Due to a handful of factors including weather, the window for making an Everest ascent is slim—generally between May 15 and 23. Climbers spend time training on the Khumbu Icefall, an incredibly dangerous section at the head of the Khumbu Glacier that is constantly changing as the glacier moves. Deep crevasses form with little warning (climbers cross them with rope lines and aluminum ladders placed across the openings), and avalanches are a daily occurrence. During the appointed ‘window,’ climbers advance up the mountain to a series of increasingly more desolate and weather-whipped base camps. Reminders of the extreme danger of the climb are at every turn: the winds are harrowing; the oxygen is thin (most climbers use tanks of oxygen above 22,000 feet); and detritus from past climbs, as well as the bodies of those who died attempting the ascent, can be seen along the way.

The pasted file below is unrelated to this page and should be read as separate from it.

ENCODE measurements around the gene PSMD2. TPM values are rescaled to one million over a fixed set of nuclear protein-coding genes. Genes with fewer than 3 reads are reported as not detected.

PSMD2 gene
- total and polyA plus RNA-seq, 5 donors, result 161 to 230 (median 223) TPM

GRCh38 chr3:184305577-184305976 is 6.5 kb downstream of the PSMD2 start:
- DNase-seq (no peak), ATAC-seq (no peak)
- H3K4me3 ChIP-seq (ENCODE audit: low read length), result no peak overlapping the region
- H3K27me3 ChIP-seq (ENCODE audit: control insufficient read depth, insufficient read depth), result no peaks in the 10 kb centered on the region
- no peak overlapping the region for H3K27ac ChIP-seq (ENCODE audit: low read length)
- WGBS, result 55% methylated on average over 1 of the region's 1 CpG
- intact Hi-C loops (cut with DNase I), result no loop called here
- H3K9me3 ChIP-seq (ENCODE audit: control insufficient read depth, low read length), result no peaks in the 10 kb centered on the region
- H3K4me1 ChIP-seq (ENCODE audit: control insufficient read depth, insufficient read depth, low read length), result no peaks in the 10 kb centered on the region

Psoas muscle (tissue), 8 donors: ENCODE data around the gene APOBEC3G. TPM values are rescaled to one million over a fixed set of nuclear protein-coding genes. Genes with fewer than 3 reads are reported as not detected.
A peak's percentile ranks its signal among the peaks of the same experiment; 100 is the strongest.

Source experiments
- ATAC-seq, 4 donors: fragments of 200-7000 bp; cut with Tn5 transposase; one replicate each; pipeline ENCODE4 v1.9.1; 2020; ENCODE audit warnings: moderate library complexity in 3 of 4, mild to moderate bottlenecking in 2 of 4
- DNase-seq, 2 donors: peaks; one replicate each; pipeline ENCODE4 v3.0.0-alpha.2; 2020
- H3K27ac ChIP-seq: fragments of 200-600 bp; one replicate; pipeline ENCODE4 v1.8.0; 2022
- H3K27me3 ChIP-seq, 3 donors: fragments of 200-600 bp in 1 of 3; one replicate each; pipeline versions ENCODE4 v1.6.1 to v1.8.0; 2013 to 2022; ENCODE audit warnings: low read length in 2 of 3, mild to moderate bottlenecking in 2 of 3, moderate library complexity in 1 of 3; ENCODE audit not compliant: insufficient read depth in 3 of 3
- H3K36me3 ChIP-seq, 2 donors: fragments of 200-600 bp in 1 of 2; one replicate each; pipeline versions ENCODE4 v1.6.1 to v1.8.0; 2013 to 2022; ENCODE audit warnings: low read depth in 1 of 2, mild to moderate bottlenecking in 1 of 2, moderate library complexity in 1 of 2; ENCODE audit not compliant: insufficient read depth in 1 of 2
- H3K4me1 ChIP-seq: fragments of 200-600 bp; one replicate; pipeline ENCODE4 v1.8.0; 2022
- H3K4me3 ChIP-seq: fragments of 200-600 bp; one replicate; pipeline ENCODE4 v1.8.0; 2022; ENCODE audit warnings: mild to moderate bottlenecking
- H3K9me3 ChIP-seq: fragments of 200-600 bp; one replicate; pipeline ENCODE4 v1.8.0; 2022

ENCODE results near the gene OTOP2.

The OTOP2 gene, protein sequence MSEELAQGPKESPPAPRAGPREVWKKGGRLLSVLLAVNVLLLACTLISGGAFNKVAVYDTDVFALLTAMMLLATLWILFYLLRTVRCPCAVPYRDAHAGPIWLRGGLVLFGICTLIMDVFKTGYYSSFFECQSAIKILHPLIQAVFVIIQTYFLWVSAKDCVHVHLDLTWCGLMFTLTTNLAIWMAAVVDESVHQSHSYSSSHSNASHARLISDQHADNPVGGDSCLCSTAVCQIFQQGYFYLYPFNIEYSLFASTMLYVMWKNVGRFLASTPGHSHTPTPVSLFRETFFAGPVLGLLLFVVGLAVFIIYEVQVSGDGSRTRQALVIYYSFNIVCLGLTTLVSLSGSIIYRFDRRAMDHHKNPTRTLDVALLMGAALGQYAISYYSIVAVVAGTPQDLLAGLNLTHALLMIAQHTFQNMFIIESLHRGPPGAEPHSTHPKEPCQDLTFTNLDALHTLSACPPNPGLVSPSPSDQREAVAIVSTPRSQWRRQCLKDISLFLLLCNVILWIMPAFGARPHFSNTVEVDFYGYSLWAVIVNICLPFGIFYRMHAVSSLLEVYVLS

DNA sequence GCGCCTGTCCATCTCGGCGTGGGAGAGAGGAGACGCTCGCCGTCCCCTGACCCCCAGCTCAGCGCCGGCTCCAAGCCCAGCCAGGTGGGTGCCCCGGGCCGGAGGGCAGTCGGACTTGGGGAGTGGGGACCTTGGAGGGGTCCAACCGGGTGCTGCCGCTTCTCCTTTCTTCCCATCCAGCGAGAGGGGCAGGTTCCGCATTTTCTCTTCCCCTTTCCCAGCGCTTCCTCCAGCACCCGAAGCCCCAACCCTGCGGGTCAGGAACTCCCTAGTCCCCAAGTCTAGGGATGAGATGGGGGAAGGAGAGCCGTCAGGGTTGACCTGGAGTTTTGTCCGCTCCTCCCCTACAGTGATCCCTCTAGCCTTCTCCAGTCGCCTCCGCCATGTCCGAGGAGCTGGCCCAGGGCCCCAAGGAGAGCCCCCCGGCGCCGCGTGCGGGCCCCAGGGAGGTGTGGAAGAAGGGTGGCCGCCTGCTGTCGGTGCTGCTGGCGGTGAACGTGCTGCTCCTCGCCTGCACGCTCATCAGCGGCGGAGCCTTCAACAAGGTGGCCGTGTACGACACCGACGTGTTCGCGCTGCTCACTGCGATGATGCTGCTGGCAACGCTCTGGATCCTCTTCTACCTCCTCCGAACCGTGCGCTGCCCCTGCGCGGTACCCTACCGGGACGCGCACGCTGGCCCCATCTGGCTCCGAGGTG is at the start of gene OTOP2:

“I kept thinking about my daughter Emilia and how she never quits in her battle with epilepsy. If she doesn’t quit, then I couldn’t quit either.”
For Pattison, summit day was the most athletically challenging day of his life. At 12:30 a.m. on May 23, he and the 10 other climbers in his group broke camp and headed for the final push. They were running behind schedule and Pattison admits that in the mad rush to pack up and head out, he did not eat enough to properly sustain him during the final climb. As the climbers headed out, a strong west wind was blowing at 40 miles per hour, and small ice crystals were slashing at the climbers’ faces. About an hour out of camp, an ice crystal slashed Pattison’s left eye and he became snow blind. Additionally, there was a communication breakdown between him and his Sherpa, who didn’t speak much English.